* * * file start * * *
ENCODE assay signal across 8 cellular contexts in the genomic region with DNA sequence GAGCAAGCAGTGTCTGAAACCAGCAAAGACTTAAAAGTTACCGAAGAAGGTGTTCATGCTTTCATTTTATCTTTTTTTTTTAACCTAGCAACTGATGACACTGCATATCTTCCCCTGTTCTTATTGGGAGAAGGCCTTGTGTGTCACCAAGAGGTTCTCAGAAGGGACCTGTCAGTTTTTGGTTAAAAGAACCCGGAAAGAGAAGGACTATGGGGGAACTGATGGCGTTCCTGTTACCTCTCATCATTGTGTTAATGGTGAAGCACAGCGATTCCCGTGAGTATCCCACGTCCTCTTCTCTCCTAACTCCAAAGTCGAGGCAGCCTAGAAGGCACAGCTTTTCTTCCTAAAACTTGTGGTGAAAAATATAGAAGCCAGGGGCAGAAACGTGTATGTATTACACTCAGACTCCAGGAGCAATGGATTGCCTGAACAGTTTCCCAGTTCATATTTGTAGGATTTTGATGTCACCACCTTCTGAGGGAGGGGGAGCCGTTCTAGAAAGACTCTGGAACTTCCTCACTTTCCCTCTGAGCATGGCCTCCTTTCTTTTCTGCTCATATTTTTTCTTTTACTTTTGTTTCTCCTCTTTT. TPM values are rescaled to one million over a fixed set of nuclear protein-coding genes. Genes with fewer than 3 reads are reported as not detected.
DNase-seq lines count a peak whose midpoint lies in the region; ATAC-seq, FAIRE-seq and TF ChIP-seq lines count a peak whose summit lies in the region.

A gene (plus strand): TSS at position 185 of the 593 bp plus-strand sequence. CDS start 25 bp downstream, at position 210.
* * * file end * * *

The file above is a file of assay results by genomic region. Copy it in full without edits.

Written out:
ENCODE assay signal across 8 cellular contexts in the genomic region with DNA sequence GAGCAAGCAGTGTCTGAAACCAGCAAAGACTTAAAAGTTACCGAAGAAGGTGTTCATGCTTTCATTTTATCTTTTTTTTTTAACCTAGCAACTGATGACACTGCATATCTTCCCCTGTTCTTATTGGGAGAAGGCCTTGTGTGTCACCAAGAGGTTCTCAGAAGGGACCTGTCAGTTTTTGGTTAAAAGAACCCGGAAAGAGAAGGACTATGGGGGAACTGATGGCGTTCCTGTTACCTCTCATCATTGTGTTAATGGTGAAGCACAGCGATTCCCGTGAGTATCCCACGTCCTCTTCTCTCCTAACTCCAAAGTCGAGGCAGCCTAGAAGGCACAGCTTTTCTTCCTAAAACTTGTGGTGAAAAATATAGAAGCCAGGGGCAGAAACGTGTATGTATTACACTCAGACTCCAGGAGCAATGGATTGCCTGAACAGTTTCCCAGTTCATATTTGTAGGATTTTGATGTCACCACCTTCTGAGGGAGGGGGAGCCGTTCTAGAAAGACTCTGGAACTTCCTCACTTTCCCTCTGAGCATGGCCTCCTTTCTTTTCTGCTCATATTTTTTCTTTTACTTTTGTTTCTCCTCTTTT. TPM values are rescaled to one million over a fixed set of nuclear protein-coding genes. Genes with fewer than 3 reads are reported as not detected.
DNase-seq lines count a peak whose midpoint lies in the region; ATAC-seq, FAIRE-seq and TF ChIP-seq lines count a peak whose summit lies in the region.

A gene (plus strand): TSS at position 185 of the 593 bp plus-strand sequence. CDS start 25 bp downstream, at position 210.